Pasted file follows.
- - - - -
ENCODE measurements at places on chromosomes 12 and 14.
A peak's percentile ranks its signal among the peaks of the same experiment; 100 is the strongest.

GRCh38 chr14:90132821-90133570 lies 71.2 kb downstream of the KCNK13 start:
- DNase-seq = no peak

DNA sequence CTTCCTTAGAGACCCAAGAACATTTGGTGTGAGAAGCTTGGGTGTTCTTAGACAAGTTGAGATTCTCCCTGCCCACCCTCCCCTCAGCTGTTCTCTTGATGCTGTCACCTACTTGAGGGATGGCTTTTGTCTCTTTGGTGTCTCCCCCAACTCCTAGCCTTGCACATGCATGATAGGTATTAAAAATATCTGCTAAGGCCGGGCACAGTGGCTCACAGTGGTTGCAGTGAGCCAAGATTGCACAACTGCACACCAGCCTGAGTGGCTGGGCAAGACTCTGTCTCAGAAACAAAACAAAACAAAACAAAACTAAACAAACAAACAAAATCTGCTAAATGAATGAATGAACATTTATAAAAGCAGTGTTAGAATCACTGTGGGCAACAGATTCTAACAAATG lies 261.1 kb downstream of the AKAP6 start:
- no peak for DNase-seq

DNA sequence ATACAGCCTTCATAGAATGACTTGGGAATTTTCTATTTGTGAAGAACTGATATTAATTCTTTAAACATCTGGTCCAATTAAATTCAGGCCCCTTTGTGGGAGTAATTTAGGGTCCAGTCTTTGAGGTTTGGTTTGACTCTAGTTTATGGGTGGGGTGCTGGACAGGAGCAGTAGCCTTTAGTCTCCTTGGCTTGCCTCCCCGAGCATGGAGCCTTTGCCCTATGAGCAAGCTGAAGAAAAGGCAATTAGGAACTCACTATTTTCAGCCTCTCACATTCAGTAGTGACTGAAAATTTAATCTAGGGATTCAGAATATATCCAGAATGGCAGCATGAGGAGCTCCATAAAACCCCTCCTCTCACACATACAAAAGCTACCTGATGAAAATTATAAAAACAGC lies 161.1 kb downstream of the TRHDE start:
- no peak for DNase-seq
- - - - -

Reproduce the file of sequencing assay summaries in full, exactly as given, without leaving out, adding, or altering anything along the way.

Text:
ENCODE measurements at places on chromosomes 12 and 14.
A peak's percentile ranks its signal among the peaks of the same experiment; 100 is the strongest.

GRCh38 chr14:90132821-90133570 lies 71.2 kb downstream of the KCNK13 start:
- DNase-seq = no peak

DNA sequence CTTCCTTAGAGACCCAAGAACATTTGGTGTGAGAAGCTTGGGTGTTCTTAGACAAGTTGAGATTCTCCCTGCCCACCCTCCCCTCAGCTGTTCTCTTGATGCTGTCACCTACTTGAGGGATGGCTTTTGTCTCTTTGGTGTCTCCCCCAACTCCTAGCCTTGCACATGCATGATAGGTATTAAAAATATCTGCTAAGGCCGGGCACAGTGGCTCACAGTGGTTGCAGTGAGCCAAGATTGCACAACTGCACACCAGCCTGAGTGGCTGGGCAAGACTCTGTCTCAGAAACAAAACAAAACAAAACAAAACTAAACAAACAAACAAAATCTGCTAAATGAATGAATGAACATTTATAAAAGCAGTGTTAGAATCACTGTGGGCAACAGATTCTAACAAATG lies 261.1 kb downstream of the AKAP6 start:
- no peak for DNase-seq

DNA sequence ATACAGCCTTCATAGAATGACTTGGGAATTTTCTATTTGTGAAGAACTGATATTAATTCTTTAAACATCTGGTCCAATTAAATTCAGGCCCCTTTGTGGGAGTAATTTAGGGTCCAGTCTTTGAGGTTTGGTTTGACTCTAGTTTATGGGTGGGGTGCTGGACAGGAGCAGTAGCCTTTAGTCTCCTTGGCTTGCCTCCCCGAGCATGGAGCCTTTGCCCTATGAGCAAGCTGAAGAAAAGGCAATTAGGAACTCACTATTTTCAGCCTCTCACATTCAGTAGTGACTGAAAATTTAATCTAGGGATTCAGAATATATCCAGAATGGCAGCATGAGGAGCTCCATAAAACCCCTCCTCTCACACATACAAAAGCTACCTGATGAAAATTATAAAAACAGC lies 161.1 kb downstream of the TRHDE start:
- no peak for DNase-seq